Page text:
According to a Wall Street Journal publication, the gas tax in the United States is not capable of paying for the country’s transportation system any longer. Despite increasing vehicle ownership due to population growth, gas demand won’t increase enough to generate adequate revenue.
According to the CBO, gasoline tax revenue is projected to fall by $57 million over the next 11 years due to a scheduled federal fuel economy standard increase.
“The idea that gets the broadest support is to take the user-fee piece of the gas tax to its logical conclusion: tax motorists on the miles they drive. Many economists argue that such a tax—known as a vehicle-miles-traveled tax or mileage-based user fee—is the fairest, most sustainable replacement for the gasoline tax. The problem is how to track the miles.” And then there is the cost of collecting the fee.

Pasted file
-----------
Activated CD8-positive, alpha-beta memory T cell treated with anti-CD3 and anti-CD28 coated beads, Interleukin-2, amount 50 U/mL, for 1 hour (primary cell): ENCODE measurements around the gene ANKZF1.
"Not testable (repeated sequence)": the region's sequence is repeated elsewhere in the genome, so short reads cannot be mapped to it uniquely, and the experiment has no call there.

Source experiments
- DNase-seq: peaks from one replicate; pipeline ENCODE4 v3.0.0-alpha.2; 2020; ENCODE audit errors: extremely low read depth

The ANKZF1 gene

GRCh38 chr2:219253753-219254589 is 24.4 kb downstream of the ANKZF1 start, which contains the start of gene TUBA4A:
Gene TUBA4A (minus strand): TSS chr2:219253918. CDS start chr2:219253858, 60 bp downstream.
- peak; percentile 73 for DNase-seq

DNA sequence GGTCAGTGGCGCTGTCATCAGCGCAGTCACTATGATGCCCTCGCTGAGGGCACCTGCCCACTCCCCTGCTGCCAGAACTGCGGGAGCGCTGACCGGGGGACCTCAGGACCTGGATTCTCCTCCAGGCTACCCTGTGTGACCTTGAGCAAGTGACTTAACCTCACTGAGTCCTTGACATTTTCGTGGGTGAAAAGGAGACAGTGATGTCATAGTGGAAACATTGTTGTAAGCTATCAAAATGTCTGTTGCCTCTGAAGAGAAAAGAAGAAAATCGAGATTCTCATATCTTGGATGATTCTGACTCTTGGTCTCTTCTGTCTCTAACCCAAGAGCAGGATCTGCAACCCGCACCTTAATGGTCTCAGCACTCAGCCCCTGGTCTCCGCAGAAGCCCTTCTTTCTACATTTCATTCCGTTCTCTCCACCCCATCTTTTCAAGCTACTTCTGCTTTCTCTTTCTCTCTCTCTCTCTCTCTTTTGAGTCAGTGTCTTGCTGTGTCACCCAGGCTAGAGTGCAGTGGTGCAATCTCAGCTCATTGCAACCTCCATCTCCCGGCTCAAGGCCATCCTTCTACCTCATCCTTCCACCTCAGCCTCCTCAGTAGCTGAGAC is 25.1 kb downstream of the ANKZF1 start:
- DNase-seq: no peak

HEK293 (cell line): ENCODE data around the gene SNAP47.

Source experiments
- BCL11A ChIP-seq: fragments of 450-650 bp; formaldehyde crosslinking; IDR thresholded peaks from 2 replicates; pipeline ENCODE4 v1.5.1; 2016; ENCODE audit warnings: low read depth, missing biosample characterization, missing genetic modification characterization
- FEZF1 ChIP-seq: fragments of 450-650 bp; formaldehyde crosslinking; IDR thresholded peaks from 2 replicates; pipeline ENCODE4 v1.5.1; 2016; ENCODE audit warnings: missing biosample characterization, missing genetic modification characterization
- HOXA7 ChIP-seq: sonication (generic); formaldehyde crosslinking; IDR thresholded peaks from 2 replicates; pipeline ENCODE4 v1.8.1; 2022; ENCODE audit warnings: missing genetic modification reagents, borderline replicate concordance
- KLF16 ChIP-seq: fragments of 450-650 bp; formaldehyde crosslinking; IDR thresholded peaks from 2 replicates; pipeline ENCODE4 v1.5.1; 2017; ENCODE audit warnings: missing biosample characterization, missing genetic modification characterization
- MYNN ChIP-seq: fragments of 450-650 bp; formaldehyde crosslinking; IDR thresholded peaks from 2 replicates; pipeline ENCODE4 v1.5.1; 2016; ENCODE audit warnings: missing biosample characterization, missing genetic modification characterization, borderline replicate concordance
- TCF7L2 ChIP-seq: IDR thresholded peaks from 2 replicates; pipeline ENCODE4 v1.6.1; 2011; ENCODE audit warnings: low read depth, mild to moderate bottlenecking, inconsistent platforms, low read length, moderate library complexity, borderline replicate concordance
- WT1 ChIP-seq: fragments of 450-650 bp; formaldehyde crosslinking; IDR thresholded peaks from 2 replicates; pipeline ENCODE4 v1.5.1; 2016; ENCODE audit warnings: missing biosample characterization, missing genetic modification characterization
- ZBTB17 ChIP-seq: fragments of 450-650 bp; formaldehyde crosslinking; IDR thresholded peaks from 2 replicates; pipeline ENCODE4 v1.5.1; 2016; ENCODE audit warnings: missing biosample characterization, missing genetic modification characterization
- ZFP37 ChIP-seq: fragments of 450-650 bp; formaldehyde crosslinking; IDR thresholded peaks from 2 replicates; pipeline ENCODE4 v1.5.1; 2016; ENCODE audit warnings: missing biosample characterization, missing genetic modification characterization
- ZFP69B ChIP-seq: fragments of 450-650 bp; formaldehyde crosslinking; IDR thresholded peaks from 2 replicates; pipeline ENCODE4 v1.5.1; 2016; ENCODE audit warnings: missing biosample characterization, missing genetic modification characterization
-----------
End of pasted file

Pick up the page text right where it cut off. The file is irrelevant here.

“Mileage-based fees can also be adjusted to discourage motorists from driving on the most congested roads or at the busiest times of day. Mileage-based fees ‘let us kill two birds with one stone,’ says Randal O’Toole, a senior fellow at the Cato Institute, a libertarian think tank. ‘Short of privatization, it really is the free-market solution.'”
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